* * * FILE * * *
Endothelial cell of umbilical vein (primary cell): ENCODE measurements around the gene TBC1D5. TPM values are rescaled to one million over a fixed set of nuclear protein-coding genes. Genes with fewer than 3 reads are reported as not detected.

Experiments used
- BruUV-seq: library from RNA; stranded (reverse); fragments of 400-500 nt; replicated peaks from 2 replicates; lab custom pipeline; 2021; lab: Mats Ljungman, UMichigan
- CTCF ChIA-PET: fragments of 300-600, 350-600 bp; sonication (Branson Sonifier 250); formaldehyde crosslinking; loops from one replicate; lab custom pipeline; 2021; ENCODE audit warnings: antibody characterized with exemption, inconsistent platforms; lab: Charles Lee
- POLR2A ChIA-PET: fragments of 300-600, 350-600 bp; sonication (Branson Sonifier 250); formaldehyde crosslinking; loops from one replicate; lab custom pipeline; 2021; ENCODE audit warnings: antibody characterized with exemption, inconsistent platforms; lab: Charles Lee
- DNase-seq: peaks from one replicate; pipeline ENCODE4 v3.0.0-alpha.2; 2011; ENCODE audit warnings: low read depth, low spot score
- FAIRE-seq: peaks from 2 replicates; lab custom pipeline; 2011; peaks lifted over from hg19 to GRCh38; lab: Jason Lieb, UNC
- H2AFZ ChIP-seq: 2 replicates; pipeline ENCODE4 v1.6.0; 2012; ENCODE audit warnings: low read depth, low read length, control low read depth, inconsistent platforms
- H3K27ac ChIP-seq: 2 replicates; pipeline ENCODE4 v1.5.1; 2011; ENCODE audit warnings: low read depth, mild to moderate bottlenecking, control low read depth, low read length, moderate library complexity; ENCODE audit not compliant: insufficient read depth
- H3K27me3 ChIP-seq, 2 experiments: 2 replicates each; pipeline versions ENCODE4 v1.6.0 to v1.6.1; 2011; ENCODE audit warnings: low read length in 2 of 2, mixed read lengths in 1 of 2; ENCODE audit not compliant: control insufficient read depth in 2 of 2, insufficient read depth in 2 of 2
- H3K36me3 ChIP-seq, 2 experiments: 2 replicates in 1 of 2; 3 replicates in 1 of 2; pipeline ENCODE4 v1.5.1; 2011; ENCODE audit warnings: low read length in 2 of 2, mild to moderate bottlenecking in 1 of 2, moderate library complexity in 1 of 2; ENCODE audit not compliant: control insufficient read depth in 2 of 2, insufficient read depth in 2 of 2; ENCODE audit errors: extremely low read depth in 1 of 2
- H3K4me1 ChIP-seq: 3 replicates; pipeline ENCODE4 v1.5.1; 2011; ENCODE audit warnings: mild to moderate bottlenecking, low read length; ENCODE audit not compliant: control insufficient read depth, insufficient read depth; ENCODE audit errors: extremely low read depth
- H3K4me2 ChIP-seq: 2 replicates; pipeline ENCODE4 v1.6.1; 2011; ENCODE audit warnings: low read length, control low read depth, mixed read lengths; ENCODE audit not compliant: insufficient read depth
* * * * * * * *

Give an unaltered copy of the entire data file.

Endothelial cell of umbilical vein (primary cell): ENCODE measurements around the gene TBC1D5. TPM values are rescaled to one million over a fixed set of nuclear protein-coding genes. Genes with fewer than 3 reads are reported as not detected.

Experiments used
- BruUV-seq: library from RNA; stranded (reverse); fragments of 400-500 nt; replicated peaks from 2 replicates; lab custom pipeline; 2021; lab: Mats Ljungman, UMichigan
- CTCF ChIA-PET: fragments of 300-600, 350-600 bp; sonication (Branson Sonifier 250); formaldehyde crosslinking; loops from one replicate; lab custom pipeline; 2021; ENCODE audit warnings: antibody characterized with exemption, inconsistent platforms; lab: Charles Lee
- POLR2A ChIA-PET: fragments of 300-600, 350-600 bp; sonication (Branson Sonifier 250); formaldehyde crosslinking; loops from one replicate; lab custom pipeline; 2021; ENCODE audit warnings: antibody characterized with exemption, inconsistent platforms; lab: Charles Lee
- DNase-seq: peaks from one replicate; pipeline ENCODE4 v3.0.0-alpha.2; 2011; ENCODE audit warnings: low read depth, low spot score
- FAIRE-seq: peaks from 2 replicates; lab custom pipeline; 2011; peaks lifted over from hg19 to GRCh38; lab: Jason Lieb, UNC
- H2AFZ ChIP-seq: 2 replicates; pipeline ENCODE4 v1.6.0; 2012; ENCODE audit warnings: low read depth, low read length, control low read depth, inconsistent platforms
- H3K27ac ChIP-seq: 2 replicates; pipeline ENCODE4 v1.5.1; 2011; ENCODE audit warnings: low read depth, mild to moderate bottlenecking, control low read depth, low read length, moderate library complexity; ENCODE audit not compliant: insufficient read depth
- H3K27me3 ChIP-seq, 2 experiments: 2 replicates each; pipeline versions ENCODE4 v1.6.0 to v1.6.1; 2011; ENCODE audit warnings: low read length in 2 of 2, mixed read lengths in 1 of 2; ENCODE audit not compliant: control insufficient read depth in 2 of 2, insufficient read depth in 2 of 2
- H3K36me3 ChIP-seq, 2 experiments: 2 replicates in 1 of 2; 3 replicates in 1 of 2; pipeline ENCODE4 v1.5.1; 2011; ENCODE audit warnings: low read length in 2 of 2, mild to moderate bottlenecking in 1 of 2, moderate library complexity in 1 of 2; ENCODE audit not compliant: control insufficient read depth in 2 of 2, insufficient read depth in 2 of 2; ENCODE audit errors: extremely low read depth in 1 of 2
- H3K4me1 ChIP-seq: 3 replicates; pipeline ENCODE4 v1.5.1; 2011; ENCODE audit warnings: mild to moderate bottlenecking, low read length; ENCODE audit not compliant: control insufficient read depth, insufficient read depth; ENCODE audit errors: extremely low read depth
- H3K4me2 ChIP-seq: 2 replicates; pipeline ENCODE4 v1.6.1; 2011; ENCODE audit warnings: low read length, control low read depth, mixed read lengths; ENCODE audit not compliant: insufficient read depth